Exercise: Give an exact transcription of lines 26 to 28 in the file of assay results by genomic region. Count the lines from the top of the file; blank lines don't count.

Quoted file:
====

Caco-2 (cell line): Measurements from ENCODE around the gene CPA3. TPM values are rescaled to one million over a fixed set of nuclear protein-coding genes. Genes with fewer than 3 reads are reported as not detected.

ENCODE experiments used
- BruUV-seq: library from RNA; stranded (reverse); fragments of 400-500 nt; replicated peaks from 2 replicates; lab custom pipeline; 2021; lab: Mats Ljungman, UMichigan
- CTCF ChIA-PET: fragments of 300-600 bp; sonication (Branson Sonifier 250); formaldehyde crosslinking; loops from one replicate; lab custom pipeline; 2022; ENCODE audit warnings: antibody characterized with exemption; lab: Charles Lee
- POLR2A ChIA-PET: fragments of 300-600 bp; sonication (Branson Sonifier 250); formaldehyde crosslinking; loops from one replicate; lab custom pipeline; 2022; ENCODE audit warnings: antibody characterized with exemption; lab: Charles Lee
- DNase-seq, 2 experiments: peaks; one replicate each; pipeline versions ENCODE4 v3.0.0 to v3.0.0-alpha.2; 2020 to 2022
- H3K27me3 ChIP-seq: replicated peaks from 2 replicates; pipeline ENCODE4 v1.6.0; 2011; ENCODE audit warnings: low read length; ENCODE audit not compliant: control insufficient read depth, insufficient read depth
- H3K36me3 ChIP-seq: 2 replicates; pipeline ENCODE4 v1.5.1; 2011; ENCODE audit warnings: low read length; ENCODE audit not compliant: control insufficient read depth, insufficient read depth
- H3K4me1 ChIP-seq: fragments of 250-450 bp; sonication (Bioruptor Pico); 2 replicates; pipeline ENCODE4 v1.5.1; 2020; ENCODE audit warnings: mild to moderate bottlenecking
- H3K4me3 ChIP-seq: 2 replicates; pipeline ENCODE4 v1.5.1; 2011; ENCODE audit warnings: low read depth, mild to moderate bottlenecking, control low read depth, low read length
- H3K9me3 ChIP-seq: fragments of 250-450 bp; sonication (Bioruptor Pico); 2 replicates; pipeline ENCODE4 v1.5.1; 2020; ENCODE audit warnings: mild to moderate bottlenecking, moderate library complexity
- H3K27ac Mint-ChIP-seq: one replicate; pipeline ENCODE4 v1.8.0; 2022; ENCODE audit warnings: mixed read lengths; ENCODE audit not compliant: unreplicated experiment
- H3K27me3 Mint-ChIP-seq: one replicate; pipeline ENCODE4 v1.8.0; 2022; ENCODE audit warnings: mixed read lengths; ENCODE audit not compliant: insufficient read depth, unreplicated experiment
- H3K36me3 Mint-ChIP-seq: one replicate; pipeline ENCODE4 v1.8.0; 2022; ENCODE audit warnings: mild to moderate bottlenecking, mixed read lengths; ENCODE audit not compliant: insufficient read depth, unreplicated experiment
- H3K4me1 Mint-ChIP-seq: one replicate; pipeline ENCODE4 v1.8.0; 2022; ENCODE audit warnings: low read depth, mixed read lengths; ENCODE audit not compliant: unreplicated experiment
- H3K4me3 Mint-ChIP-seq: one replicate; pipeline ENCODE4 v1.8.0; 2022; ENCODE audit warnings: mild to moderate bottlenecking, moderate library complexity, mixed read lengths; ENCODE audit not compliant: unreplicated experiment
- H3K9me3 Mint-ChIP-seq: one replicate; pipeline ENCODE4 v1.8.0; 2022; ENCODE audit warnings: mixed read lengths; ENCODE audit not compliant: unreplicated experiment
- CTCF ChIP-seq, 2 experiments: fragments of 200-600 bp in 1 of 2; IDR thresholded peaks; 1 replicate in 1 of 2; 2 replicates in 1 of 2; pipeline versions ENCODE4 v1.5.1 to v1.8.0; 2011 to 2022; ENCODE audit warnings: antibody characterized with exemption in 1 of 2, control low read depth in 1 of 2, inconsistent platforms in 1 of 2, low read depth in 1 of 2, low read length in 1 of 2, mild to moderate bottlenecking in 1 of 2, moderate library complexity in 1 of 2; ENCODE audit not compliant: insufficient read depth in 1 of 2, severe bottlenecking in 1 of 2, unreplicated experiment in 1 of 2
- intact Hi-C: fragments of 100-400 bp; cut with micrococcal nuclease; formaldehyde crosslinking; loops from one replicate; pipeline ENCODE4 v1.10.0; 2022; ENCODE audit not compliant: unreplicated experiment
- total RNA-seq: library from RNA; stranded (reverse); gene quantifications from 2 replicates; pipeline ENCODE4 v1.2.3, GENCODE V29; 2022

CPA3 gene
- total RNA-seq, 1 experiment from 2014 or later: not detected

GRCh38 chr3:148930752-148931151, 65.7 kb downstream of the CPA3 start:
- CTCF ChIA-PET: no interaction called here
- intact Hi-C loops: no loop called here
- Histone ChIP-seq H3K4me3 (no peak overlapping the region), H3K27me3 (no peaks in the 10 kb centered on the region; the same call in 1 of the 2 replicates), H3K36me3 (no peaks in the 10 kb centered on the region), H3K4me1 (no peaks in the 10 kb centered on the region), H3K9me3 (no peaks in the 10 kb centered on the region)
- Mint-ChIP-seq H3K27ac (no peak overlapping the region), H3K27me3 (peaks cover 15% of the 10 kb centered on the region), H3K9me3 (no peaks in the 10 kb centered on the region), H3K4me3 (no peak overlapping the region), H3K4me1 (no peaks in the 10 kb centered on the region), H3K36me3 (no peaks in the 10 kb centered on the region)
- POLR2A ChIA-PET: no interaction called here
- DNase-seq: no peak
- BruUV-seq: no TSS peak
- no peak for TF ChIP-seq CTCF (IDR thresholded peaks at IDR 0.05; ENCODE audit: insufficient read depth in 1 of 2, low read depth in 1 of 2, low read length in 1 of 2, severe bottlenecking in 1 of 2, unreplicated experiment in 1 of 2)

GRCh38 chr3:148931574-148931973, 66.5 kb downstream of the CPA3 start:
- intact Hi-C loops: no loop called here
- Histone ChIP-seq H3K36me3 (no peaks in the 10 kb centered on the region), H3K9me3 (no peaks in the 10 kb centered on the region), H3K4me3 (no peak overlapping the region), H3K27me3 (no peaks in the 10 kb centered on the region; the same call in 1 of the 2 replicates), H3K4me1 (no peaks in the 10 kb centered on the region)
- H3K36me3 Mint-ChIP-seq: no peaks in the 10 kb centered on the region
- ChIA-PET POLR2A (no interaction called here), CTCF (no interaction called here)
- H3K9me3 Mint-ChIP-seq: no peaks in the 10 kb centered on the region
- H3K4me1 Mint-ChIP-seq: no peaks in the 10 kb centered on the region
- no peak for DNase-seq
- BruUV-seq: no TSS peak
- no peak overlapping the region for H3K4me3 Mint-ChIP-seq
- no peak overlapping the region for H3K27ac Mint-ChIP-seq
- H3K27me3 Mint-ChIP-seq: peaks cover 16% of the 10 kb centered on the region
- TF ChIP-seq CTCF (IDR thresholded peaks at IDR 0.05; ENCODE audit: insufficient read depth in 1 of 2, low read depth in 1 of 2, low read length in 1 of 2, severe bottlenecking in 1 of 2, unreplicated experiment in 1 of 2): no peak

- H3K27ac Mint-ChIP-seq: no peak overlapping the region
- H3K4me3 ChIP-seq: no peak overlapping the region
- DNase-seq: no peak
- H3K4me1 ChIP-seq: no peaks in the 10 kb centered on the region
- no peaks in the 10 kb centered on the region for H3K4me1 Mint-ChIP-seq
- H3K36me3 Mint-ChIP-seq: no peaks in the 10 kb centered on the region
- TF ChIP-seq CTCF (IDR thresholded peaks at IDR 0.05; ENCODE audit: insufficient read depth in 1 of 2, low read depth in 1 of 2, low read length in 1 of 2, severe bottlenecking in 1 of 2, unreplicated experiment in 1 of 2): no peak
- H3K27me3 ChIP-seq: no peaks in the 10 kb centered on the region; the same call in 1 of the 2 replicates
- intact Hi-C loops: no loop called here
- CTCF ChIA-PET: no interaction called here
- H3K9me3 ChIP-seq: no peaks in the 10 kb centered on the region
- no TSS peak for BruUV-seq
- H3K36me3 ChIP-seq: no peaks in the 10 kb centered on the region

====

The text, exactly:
- Histone ChIP-seq H3K4me3 (no peak overlapping the region), H3K27me3 (no peaks in the 10 kb centered on the region; the same call in 1 of the 2 replicates), H3K36me3 (no peaks in the 10 kb centered on the region), H3K4me1 (no peaks in the 10 kb centered on the region), H3K9me3 (no peaks in the 10 kb centered on the region)
- Mint-ChIP-seq H3K27ac (no peak overlapping the region), H3K27me3 (peaks cover 15% of the 10 kb centered on the region), H3K9me3 (no peaks in the 10 kb centered on the region), H3K4me3 (no peak overlapping the region), H3K4me1 (no peaks in the 10 kb centered on the region), H3K36me3 (no peaks in the 10 kb centered on the region)
- POLR2A ChIA-PET: no interaction called here